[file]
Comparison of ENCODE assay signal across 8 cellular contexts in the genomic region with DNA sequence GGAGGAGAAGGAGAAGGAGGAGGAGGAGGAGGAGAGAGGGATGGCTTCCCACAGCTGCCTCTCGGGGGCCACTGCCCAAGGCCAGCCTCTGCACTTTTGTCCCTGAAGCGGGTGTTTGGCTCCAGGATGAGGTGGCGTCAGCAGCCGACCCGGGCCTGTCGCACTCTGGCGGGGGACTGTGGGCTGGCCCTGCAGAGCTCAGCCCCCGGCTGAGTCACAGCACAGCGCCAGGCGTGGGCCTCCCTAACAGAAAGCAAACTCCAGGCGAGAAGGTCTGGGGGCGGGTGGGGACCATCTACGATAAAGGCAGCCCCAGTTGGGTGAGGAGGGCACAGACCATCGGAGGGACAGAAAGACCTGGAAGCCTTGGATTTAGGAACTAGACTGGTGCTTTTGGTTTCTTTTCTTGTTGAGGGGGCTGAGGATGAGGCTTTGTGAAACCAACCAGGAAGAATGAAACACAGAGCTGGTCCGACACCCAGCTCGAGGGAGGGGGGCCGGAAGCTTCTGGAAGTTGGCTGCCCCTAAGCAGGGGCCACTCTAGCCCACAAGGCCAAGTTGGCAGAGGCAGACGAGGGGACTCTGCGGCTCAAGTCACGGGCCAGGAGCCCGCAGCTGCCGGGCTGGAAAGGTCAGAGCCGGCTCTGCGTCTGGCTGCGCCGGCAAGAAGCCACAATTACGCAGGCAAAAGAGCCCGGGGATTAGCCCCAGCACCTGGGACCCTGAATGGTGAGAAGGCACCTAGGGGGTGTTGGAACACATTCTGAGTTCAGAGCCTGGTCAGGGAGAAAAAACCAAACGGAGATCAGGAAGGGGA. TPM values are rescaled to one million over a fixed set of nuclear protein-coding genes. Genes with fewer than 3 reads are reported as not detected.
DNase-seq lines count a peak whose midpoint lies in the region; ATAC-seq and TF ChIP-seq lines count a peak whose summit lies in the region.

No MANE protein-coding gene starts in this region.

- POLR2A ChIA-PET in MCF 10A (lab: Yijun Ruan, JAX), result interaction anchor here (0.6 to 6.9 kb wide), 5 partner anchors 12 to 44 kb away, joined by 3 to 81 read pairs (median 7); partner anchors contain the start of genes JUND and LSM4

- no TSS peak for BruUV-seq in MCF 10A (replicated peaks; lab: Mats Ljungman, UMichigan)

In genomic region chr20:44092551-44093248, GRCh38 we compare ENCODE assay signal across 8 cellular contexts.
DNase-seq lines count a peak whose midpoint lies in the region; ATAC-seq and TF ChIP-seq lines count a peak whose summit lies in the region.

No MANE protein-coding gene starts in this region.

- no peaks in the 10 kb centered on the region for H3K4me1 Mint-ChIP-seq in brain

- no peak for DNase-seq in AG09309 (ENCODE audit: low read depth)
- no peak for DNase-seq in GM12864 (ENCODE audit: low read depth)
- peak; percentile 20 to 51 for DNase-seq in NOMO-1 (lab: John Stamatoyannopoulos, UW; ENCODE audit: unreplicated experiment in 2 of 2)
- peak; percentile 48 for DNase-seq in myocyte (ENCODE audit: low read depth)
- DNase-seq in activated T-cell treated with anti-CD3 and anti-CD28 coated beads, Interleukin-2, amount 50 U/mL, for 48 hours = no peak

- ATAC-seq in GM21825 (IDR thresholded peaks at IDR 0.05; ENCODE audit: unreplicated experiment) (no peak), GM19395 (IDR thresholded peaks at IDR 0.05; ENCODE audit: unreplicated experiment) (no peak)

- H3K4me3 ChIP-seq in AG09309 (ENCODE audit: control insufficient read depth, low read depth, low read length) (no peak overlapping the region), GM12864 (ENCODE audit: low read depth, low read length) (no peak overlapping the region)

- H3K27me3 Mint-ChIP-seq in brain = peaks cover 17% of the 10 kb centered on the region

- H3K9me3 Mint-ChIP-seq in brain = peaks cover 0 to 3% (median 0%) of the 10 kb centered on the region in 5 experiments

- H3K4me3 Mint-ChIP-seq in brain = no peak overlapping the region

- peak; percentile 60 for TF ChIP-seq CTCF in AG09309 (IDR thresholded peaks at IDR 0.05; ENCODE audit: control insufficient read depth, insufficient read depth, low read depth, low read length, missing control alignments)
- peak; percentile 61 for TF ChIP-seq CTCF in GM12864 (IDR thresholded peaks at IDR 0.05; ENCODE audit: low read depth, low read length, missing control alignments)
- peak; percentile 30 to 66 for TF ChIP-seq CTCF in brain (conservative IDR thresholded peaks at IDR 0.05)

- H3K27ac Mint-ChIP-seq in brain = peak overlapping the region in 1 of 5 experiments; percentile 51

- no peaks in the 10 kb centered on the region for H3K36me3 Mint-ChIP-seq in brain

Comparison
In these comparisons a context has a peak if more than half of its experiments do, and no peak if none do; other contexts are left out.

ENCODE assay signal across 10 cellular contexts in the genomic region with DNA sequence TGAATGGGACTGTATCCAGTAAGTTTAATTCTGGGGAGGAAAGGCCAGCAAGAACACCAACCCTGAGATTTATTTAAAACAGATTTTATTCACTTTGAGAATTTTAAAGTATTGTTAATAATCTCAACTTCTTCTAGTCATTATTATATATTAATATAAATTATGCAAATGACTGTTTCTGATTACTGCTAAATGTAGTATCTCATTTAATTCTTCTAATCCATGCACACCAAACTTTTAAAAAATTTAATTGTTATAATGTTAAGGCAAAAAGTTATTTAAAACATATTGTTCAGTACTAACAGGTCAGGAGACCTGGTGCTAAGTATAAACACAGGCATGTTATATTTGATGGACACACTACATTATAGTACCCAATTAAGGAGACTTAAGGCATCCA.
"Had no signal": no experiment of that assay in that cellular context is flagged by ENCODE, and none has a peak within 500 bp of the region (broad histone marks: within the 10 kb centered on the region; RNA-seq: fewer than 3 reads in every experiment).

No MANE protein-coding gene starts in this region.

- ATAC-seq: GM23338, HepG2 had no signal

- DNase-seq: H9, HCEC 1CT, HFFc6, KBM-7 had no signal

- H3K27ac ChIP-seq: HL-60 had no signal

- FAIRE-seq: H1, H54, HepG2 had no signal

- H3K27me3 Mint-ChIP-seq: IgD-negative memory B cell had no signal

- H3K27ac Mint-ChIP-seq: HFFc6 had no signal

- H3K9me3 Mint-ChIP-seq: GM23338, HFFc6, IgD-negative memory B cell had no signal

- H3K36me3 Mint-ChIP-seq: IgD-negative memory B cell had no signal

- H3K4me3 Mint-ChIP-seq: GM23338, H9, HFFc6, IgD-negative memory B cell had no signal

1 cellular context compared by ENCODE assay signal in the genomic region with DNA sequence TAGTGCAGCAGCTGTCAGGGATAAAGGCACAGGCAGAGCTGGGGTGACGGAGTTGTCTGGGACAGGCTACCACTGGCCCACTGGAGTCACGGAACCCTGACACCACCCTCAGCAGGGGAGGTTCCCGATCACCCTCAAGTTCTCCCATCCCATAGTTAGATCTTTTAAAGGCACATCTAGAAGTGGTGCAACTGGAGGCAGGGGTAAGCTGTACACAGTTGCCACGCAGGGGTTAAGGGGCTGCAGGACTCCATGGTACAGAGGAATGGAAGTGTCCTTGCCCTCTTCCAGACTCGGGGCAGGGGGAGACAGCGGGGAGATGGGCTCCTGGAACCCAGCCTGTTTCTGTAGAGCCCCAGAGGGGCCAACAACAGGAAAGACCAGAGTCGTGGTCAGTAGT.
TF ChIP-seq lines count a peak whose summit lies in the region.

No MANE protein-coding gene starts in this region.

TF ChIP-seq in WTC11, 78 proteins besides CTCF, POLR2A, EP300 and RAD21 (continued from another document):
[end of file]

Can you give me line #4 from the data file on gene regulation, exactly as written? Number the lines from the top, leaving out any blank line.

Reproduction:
- POLR2A ChIA-PET in MCF 10A (lab: Yijun Ruan, JAX), result interaction anchor here (0.6 to 6.9 kb wide), 5 partner anchors 12 to 44 kb away, joined by 3 to 81 read pairs (median 7); partner anchors contain the start of genes JUND and LSM4